Reconciliation

During the program, students will gain insight on:

  • How to bridge Indigenous knowledge with settler-based policy approaches, including public policy development, program evolution, and legislation, to support Indigenous nationhood.
  • The history of Indigenous Peoples' rights movements in Canada, as they pertain to the Treaties, the Constitution Act, 1982 s.35, and the ongoing and emerging rights discourses in the Canadian courts.

From the teachings, you will be able to draw parallels between Indigenous Peoples' rights in Canada and rights recognized in the United Nations Declaration of the Rights of Indigenous Peoples (UNDRIP). You will also be able to constructively and respectfully communicate complex issues around colonization and Indigenous governance with diverse audiences.  

Courses

All students must complete the following two courses (3 credit units each):

All students must complete one elective (3 credit units) from the following:

All students must also complete the following additional non-credit course:

Course Delivery Modes and Schedules

This certificate includes a combination of online courses and a 3-day in-person residency, which provides students with the opportunity to work together on a community governance project.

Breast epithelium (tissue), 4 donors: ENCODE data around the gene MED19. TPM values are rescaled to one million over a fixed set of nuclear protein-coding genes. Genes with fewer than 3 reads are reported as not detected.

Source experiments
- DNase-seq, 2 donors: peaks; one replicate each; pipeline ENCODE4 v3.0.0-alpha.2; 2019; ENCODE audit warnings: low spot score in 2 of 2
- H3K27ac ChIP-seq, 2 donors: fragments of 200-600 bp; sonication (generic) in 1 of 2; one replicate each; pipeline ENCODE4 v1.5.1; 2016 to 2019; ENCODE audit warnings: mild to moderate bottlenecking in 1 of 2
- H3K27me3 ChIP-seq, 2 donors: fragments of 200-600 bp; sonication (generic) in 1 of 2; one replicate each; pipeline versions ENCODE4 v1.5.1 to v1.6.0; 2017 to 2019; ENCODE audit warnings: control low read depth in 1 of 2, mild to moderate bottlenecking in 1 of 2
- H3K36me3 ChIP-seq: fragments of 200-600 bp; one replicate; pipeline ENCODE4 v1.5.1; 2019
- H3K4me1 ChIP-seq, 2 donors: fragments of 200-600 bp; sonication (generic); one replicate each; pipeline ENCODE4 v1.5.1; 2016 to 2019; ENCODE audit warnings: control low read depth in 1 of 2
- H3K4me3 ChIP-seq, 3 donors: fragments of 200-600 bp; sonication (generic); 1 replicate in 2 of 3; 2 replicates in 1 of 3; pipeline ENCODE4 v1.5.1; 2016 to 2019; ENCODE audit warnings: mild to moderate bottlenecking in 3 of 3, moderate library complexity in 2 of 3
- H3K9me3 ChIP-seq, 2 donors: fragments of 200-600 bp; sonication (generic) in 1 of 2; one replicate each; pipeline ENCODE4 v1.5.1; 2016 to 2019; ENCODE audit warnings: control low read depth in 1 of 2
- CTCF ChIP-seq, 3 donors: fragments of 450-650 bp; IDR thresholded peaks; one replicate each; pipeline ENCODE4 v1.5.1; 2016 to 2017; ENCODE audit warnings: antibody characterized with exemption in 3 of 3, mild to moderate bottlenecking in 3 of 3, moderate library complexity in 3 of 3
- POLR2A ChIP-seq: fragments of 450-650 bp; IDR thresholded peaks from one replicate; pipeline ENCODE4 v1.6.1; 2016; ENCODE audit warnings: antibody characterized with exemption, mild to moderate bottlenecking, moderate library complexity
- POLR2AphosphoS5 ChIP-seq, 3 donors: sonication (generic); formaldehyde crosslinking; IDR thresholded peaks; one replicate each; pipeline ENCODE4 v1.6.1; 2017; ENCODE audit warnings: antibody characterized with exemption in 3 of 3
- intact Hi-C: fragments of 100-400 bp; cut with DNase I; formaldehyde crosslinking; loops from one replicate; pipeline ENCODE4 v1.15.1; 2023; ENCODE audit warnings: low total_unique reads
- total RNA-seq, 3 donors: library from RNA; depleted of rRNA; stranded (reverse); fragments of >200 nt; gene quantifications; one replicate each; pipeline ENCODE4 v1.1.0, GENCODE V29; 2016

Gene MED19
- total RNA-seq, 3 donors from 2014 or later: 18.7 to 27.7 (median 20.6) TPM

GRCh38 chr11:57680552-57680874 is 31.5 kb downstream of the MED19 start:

Click here for the course schedule and delivery modes for the above courses.

Laddering Option

Students who have successfully completed this program may have their course work count towards a full master's degree within JSGS.  Please talk with an academic advisor for more details.

Admission Requirements

University of Regina campus

Standard Admission Option 

Applicants interested in this program must have completed a four-year undergraduate degree from a recognized university, with a minimum overall GPA of 70 percent in the final two years. Proof of English proficiency may be required for international applicants and for applicants whose first language is not English. 

Mid-Career Admission Option

There is also a mid-career option for admission, through which prospective students with at least five years of government or non-profit organization management experience may be admitted without an undergraduate degree. Proof of English proficiency is required.

University of Saskatchewan campus

Standard Admission Option